The longest losing streak for Bitcoin since December 2018 may have been broken yesterday to the relief of many, but immediately after, yesterday’s trading action saw further selling pressure result in another losing day as Bitcoin attempts to settle for solid footing above USD 10,000.
As of right now, 9:10 am Central Europe (7:10 am UTC and 3:10 pm Shanghai) Bitcoin has just touched a daily low of USD 9,971, in a downward trend from 24 hours ago when it was at USD 10,623 (CoinDesk). Spurts of selloffs during American trading and now Europe scalpers means that Bitcoin has lost over 5% of its value in a day, lopping off all the gains made since last weekend.
It was much of the same grey weather for the rest of the crypto market as well, as altcoins continued to give away more ground to losses, with Litecoin now threatening to again give back USD 90 territory and Ethereum’s hold above USD 200 slipping away. Bitcoin dominance stands at 65.2% — after setting a record for 2019 above 70% earlier — and the entire market capitalization for crypto is just shy of USD 275 billion (CoinMarketCap).
What this increasing Bitcoin dominance means is that even though Bitcoin price has been taking a beating in recent weeks, the fact that it is growing in dominance despite new altcoins being pushed out on the market every day means that crypto investors are still mitigating losses in a bear market if they choose to put their money in Bitcoin, as opposed to the thousands of other altcoin alternatives out there.
Sentiment wise, the whisperings and updates on crypto developments in India has certainly been taking a hold in social media in the last 24 hours. One of the more prominent threads online is happening with Off the Chain’s Anthony Pompliano sitting up and taking notice of the most recent utterings by government officials who insist that crypto will not be banned in the world’s second most populous nation.
We need to pay attention to what is happening in India around cryptocurrency regulation.
I’m willing to fly to meet with lawmakers and regulators if someone can get me a meeting.
Who can help?
— Pomp 🌪 (@APompliano) July 22, 2019
Pompliano, a veteran Bitcoin investor, is calling for invitations to the country to “meet with lawmakers and regulators”. He must feel that he has influence outside of North America and Bitcoin circles online, to have any chance of affecting how laws will be made in India. One must remember that even a Rights to Information (RTI) request filed by Indian crypto lawyer Varun Sethi had only resulted in a denial of any knowledge from the Reserve Bank of India (RBI) on any drafting of current crypto regulations. Why and how he believes he will have a different experience only he can say.
He isn’t alone in thinking that, however, as others have replied on his Tweet offering to join his efforts. Hacker Noon writer and crypto personality Peter McCormack is one saying he would “join you on that flight”. Will these industry personalities really be able to fly out to India and have a say on the matter? Indian officials should not take too kindly to outside interference, so it seems to suggest a gross overestimation of ability and influence on the part of Pompliano and co, although should they succeed in any measure, the effect on Bitcoin price could be pronounced.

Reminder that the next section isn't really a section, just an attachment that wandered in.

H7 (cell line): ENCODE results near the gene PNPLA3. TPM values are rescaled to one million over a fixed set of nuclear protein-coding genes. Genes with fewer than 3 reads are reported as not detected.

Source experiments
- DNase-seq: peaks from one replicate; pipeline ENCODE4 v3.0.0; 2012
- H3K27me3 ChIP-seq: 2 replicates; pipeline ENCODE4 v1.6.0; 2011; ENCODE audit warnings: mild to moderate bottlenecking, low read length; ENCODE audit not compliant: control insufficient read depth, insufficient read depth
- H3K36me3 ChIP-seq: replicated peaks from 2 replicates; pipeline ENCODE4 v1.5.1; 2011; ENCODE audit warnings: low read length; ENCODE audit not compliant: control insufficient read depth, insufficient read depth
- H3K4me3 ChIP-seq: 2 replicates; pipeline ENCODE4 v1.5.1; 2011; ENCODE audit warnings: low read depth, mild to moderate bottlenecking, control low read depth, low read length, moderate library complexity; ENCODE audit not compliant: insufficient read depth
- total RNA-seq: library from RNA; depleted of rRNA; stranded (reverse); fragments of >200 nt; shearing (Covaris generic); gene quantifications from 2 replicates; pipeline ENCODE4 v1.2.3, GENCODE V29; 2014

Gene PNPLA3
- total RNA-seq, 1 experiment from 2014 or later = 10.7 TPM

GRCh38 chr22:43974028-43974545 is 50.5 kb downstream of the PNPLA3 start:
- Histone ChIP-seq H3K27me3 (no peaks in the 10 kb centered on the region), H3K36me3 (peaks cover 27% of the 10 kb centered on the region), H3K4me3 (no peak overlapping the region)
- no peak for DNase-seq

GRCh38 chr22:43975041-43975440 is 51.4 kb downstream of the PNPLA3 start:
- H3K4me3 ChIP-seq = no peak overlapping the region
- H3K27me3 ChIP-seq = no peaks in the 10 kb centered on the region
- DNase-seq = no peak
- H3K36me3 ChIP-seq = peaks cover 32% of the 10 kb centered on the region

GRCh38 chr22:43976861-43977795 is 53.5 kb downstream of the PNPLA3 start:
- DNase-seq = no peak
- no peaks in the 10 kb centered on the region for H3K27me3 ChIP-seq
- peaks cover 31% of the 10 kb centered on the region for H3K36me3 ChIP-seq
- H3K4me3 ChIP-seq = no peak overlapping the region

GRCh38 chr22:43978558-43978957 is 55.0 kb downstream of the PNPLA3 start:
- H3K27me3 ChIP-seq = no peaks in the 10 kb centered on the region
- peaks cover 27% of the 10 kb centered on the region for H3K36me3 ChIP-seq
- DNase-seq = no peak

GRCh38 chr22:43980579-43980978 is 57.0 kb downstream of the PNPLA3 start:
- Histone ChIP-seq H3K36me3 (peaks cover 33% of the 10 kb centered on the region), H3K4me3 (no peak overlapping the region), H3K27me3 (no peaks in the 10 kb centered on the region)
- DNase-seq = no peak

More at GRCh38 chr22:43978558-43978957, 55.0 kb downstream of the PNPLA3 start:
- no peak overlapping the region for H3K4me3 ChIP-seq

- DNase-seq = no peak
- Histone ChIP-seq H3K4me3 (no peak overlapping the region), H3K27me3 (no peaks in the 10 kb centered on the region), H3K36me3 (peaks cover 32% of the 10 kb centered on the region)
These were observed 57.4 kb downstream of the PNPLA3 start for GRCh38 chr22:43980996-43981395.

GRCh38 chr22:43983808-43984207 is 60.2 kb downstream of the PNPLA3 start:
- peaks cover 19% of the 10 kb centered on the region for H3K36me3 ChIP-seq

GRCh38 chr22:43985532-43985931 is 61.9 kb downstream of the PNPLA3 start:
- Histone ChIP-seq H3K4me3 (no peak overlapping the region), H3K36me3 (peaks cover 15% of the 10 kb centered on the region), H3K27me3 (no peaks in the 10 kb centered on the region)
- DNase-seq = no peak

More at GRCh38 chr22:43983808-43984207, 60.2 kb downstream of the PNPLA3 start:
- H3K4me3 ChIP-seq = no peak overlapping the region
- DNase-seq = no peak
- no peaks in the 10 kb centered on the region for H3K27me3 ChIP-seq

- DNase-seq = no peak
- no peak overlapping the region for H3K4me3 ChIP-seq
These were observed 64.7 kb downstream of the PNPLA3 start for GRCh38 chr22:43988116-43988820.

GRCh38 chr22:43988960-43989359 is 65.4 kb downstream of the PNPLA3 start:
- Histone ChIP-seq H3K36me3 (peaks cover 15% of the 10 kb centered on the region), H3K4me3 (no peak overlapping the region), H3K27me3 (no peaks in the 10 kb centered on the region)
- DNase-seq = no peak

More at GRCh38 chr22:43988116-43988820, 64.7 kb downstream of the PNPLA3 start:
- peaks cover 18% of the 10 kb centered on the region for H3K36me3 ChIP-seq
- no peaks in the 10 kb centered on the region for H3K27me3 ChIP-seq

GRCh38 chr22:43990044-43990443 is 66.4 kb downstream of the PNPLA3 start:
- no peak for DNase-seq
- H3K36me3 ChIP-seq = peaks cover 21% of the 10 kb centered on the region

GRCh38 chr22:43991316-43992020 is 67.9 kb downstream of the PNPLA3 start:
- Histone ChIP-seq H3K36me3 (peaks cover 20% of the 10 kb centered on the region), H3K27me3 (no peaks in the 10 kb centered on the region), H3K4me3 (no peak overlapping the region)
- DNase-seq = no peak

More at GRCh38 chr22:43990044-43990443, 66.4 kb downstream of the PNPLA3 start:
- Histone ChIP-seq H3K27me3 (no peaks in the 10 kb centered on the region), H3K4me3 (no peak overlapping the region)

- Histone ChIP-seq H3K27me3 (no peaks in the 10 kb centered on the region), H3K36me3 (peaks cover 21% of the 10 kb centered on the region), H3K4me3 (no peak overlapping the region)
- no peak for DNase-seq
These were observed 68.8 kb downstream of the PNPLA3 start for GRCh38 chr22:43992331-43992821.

The notable lack of responses from Indian nationals should give them a clue.
Meanwhile, another country recently hogging the spotlight in terms of Bitcoin and government wrangling has seemingly done a U-turn on its legal view of the world’s most-used digital asset. The IRan Chamber of Commerce, Industries, Mines and Agriculture has now issued an announcement that at once recognizes Bitcoin and Bitcoin mining in a traditional Central Asian power. The state’s Economic Commission’s approval of a mechanism for crypto mining apparently came from an executive law that would see official crypto mining being allowed from this month onwards.
Central Bank of Iran governor Abdolnaser Hemmati said:
“… a mechanism to mine digital coins was approved by the government’s economic commission and will later be put to discussion at a Cabinet meeting.”
Hemmati said that more efforts would be carried out as well to ensure that the growing group of Iranian miners would be brought into the fold, in a bid to make their activities contribute to the domestic economy, rather than taken outside Iranian borders.
The Economic Commission’s head, Elyas Hazrati, confirmed to Mehr News that this meant the Iranian government had recognized crypto:
“We do believe that cryptocurrency industry should be recognized as an official industry in Iran to let the country take advantage of its tax and customs revenues.”
The news would have been perhaps more significant in its effect on Bitcoin price and sentiment, if not for the fact that Iran is currently under economic sanctions by the US and its allies — in effect, most of the developed world. That its citizens have long been turning to Bitcoin to circumvent these blocks will not be lost on those parties interested in crypto.
But for the true Bitcoin advocate, this recognition by one of the oldest powers in the known world is just the latest sign that there is no stopping Bitcoin.
Will Bitcoin bulls without political leanings take note? We shall see.
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